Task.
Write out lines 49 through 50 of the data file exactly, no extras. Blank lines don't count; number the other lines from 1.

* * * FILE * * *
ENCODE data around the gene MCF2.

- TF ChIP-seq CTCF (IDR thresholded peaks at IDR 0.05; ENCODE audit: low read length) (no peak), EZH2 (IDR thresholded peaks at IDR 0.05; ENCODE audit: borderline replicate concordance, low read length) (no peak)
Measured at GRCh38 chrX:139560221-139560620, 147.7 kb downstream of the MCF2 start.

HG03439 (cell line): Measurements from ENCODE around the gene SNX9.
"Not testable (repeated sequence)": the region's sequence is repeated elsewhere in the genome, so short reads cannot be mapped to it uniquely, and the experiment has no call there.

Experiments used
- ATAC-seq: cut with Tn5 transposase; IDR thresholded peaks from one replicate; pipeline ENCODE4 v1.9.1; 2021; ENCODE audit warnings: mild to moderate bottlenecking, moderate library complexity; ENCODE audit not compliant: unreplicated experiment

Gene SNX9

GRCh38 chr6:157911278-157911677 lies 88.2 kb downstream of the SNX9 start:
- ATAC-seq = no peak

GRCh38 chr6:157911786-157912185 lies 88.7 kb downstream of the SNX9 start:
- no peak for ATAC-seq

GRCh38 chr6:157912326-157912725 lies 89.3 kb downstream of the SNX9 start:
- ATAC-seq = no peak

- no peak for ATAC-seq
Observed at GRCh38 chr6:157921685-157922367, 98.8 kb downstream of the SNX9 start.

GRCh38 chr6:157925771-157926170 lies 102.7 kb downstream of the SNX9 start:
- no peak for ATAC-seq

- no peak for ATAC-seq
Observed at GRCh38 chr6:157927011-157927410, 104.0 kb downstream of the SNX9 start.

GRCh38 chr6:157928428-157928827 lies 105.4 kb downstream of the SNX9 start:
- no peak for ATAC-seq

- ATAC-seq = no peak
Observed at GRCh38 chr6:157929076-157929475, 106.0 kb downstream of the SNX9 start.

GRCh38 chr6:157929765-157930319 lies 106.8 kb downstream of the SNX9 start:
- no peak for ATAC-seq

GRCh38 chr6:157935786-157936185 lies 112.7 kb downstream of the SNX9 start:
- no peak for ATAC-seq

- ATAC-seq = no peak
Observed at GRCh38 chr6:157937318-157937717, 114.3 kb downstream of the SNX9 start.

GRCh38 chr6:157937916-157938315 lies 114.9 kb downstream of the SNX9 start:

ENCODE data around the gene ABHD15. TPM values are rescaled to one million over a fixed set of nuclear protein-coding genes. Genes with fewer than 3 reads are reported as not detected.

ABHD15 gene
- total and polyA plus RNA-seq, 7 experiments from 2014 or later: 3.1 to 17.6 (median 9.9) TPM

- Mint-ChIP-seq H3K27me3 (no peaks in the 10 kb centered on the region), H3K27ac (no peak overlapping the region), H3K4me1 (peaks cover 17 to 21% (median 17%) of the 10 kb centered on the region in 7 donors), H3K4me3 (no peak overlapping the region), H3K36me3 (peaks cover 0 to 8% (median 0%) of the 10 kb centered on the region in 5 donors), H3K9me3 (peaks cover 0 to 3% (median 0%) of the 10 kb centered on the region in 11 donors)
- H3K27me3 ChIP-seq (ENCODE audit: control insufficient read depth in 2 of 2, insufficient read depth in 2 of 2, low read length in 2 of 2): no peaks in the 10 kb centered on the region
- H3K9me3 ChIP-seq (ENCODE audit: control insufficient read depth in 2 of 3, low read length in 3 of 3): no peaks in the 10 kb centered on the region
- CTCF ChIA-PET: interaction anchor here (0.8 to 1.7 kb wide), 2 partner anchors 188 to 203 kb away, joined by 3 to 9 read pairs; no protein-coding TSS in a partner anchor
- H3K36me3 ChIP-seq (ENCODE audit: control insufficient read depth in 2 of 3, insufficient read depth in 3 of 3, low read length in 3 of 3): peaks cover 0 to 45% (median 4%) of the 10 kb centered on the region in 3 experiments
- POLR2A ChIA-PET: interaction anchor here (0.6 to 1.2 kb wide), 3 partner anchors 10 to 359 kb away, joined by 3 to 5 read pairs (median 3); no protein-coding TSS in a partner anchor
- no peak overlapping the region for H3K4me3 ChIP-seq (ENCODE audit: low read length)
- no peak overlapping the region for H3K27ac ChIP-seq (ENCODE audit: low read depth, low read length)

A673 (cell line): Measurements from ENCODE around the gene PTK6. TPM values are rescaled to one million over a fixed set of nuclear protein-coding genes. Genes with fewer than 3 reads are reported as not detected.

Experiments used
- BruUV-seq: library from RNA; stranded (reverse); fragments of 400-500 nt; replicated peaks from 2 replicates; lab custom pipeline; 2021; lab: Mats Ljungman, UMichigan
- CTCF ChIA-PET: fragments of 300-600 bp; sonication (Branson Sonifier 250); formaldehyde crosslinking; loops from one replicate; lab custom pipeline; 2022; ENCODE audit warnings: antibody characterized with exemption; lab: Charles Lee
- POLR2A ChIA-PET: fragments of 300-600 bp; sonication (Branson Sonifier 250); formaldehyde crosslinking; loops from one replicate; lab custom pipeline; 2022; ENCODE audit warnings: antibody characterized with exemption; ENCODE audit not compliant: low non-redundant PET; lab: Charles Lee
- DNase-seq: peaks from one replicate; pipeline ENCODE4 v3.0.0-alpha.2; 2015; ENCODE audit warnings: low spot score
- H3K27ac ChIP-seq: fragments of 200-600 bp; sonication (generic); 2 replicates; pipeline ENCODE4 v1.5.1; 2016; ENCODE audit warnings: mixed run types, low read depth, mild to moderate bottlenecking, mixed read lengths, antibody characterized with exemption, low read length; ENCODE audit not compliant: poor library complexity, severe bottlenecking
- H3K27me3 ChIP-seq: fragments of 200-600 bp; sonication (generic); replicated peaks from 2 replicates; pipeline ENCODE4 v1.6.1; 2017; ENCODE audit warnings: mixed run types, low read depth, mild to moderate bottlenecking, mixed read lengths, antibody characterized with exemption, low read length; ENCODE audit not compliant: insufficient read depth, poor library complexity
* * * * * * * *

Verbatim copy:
- H3K27ac ChIP-seq: fragments of 200-600 bp; sonication (generic); 2 replicates; pipeline ENCODE4 v1.5.1; 2016; ENCODE audit warnings: mixed run types, low read depth, mild to moderate bottlenecking, mixed read lengths, antibody characterized with exemption, low read length; ENCODE audit not compliant: poor library complexity, severe bottlenecking
- H3K27me3 ChIP-seq: fragments of 200-600 bp; sonication (generic); replicated peaks from 2 replicates; pipeline ENCODE4 v1.6.1; 2017; ENCODE audit warnings: mixed run types, low read depth, mild to moderate bottlenecking, mixed read lengths, antibody characterized with exemption, low read length; ENCODE audit not compliant: insufficient read depth, poor library complexity